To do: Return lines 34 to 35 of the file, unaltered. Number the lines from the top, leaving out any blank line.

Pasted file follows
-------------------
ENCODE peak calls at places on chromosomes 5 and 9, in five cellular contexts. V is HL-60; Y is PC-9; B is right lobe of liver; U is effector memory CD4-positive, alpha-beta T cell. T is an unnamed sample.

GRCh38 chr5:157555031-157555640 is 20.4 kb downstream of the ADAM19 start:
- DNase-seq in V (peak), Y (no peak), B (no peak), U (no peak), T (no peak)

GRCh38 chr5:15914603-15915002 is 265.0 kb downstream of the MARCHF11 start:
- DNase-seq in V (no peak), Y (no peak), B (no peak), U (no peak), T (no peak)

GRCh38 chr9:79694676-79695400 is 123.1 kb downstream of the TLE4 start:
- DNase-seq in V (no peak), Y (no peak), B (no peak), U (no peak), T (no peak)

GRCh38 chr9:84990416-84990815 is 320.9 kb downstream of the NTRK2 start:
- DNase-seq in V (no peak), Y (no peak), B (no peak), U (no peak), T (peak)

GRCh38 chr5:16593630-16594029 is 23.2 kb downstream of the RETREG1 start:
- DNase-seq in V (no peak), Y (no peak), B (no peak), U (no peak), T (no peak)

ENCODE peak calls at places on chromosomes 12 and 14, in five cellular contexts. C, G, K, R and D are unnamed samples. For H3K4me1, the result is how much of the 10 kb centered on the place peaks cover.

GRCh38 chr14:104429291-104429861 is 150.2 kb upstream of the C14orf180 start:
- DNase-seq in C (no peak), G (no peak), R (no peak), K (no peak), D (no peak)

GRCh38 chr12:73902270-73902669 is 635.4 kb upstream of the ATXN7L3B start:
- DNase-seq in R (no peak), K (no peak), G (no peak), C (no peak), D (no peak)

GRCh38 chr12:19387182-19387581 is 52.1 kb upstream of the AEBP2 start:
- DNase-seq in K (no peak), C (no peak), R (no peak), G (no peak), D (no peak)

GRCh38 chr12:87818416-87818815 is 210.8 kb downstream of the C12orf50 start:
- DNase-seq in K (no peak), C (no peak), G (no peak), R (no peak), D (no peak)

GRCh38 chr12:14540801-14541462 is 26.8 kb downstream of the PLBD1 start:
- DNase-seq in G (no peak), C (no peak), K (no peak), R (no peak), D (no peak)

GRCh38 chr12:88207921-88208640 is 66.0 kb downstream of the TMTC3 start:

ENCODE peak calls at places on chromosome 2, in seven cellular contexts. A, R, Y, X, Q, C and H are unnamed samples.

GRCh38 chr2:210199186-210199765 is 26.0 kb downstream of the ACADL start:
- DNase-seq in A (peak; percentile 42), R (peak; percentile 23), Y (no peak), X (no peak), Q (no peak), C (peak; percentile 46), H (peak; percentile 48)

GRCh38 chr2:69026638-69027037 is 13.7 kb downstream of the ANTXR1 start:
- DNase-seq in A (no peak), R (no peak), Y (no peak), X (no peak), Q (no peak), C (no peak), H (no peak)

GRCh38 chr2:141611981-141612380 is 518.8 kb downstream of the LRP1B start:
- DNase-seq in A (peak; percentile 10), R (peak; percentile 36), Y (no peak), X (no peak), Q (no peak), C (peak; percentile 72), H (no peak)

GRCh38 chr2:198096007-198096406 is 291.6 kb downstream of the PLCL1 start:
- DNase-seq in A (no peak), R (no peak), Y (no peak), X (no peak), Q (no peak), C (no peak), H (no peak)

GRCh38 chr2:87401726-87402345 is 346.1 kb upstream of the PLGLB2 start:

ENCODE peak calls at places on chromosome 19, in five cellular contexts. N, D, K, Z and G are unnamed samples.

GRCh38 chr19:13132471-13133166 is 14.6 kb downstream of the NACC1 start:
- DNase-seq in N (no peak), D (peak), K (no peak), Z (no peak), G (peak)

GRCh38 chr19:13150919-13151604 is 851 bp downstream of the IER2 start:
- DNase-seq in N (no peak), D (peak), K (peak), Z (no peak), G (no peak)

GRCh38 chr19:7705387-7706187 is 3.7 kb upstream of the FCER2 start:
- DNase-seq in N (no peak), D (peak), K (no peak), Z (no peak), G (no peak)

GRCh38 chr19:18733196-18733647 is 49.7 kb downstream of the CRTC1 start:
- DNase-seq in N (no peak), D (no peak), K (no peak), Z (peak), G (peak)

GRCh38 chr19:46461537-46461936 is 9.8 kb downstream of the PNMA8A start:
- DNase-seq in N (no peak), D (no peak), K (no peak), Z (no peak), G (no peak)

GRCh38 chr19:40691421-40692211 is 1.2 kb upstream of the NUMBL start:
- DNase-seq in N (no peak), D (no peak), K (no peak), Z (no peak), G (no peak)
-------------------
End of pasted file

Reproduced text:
ENCODE peak calls at places on chromosome 19, in five cellular contexts. N, D, K, Z and G are unnamed samples.

GRCh38 chr19:13132471-13133166 is 14.6 kb downstream of the NACC1 start: